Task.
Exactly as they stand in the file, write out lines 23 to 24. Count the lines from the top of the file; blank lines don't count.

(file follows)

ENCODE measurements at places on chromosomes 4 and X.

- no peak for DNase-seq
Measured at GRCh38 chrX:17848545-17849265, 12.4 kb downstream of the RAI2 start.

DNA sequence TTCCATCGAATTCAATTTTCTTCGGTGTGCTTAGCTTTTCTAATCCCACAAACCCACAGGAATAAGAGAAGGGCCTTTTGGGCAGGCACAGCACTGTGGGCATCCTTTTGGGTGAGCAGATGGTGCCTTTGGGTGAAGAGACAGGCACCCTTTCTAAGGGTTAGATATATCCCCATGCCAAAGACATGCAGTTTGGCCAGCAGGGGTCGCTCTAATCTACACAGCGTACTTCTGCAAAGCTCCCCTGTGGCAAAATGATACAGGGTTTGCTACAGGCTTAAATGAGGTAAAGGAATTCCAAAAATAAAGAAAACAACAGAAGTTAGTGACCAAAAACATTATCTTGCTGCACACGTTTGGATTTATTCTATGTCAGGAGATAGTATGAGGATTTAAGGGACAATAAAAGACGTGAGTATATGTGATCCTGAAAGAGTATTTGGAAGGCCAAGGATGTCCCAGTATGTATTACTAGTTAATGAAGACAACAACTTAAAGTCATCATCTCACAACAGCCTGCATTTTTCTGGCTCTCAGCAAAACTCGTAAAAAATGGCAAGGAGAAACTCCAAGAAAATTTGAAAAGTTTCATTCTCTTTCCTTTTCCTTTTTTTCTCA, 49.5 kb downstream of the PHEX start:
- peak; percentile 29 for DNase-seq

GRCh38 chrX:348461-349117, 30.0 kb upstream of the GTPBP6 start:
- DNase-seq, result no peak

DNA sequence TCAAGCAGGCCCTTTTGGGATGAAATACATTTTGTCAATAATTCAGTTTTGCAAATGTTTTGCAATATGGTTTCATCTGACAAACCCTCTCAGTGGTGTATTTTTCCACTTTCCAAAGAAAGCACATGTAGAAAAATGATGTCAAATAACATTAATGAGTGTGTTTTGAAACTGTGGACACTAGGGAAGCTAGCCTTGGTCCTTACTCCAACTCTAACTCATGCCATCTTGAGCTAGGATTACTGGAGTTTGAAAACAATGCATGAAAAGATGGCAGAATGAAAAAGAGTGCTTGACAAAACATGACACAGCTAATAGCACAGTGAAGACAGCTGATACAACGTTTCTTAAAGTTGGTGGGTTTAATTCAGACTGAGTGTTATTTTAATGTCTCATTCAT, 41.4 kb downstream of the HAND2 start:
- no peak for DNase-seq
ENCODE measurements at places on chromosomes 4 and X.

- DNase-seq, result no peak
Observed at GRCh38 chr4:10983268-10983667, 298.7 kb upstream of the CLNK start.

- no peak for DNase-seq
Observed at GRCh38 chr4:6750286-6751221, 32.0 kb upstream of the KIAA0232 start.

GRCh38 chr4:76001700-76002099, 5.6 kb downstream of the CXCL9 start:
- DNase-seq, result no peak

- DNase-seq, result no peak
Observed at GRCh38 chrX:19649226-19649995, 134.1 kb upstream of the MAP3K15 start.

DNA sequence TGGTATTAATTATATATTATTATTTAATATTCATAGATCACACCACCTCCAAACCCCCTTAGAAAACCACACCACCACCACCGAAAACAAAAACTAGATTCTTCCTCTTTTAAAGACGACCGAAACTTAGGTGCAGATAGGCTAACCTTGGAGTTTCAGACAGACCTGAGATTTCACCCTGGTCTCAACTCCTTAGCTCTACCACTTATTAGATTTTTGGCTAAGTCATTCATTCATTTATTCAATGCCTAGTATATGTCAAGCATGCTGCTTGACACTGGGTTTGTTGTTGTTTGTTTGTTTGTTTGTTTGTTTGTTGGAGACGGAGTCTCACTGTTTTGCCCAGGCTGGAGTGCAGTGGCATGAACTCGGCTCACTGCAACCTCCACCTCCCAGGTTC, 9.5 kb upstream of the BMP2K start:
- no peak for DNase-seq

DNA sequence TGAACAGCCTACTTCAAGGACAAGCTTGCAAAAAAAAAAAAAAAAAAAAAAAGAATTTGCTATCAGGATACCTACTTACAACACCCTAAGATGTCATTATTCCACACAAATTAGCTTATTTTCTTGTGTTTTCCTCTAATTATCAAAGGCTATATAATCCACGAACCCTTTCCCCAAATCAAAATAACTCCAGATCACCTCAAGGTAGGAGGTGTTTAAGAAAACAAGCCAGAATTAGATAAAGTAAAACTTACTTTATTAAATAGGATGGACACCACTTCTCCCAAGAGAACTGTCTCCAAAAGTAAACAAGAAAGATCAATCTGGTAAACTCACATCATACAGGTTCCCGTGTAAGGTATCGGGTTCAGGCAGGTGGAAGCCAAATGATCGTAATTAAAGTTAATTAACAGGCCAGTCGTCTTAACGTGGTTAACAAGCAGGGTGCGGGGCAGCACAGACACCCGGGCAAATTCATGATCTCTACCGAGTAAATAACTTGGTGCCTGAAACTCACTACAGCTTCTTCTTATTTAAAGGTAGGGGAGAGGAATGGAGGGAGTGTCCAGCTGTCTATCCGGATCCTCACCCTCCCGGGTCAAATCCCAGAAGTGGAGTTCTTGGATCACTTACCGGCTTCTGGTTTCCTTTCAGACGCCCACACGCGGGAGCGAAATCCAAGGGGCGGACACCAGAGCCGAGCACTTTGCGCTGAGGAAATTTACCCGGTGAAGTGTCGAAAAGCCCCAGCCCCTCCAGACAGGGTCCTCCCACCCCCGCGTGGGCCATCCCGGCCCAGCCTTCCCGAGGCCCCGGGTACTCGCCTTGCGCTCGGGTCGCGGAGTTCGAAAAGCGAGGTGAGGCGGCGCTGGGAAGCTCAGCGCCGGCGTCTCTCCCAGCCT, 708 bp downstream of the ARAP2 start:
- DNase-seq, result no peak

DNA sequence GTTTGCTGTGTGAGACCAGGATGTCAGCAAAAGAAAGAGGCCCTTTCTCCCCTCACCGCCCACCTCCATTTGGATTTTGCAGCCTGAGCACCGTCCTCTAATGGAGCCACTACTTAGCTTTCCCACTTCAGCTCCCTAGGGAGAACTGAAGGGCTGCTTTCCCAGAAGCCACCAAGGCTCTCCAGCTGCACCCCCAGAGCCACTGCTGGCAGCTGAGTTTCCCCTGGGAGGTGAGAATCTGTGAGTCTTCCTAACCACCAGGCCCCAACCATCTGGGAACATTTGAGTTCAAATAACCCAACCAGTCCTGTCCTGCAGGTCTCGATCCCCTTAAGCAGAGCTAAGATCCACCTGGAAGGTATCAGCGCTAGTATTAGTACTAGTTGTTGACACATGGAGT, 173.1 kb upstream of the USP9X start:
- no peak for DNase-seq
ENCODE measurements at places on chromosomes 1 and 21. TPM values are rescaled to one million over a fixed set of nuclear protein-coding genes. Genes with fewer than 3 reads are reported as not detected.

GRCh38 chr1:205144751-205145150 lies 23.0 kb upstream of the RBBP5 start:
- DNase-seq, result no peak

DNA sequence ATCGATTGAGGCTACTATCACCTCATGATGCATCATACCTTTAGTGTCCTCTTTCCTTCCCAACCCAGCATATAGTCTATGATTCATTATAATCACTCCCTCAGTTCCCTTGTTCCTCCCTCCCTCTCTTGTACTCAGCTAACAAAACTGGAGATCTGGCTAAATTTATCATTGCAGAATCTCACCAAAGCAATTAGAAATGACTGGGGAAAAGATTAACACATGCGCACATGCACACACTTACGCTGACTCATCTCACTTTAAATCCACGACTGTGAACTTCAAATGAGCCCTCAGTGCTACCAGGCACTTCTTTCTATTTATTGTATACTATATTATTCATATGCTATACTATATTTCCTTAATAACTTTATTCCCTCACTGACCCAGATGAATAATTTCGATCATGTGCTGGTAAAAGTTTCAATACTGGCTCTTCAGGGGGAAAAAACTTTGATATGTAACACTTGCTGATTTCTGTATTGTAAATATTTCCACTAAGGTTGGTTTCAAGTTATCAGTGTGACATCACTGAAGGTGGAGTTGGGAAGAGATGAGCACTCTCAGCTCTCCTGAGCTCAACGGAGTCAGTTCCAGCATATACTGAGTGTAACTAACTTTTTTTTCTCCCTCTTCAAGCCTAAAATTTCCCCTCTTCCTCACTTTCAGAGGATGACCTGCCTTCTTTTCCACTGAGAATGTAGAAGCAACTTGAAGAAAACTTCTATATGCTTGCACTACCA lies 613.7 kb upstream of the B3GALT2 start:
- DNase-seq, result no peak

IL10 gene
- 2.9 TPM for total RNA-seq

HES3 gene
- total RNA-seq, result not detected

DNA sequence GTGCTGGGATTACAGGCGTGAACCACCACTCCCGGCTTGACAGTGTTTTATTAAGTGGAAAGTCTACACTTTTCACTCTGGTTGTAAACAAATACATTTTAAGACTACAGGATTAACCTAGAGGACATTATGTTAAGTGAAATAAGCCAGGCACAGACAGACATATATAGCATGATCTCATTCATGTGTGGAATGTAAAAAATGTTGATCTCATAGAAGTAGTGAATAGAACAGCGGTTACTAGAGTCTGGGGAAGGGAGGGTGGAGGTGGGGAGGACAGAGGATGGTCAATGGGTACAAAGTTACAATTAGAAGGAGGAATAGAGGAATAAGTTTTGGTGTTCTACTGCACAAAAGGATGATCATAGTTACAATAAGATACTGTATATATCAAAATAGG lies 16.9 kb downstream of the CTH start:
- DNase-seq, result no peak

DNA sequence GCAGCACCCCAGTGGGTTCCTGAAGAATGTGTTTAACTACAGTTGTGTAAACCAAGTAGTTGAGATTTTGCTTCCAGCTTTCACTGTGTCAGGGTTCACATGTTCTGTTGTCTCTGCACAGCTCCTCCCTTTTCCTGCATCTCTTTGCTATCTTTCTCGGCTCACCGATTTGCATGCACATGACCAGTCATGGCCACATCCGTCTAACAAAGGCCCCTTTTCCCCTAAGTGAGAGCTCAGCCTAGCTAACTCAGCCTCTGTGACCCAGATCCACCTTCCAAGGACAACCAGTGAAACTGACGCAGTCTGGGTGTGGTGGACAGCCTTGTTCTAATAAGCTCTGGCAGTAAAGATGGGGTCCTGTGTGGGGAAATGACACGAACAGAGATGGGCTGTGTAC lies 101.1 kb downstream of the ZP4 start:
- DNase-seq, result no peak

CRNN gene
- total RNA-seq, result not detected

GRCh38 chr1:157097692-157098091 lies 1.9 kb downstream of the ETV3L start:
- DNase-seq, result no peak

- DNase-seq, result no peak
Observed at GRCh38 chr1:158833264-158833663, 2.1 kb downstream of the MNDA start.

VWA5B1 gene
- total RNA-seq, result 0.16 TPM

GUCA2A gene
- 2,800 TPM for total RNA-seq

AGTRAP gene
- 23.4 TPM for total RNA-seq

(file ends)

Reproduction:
DNA sequence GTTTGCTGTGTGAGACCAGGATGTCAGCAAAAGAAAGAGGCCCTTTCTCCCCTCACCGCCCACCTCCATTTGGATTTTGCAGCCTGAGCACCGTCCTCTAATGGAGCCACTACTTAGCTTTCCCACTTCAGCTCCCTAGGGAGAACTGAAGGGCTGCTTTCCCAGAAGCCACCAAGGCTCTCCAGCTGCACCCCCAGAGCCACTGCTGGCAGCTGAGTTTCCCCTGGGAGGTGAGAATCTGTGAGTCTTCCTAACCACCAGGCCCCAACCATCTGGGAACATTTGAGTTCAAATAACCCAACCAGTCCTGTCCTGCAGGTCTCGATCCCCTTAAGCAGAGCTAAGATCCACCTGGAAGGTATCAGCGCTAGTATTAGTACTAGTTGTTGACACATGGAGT, 173.1 kb upstream of the USP9X start:
- no peak for DNase-seq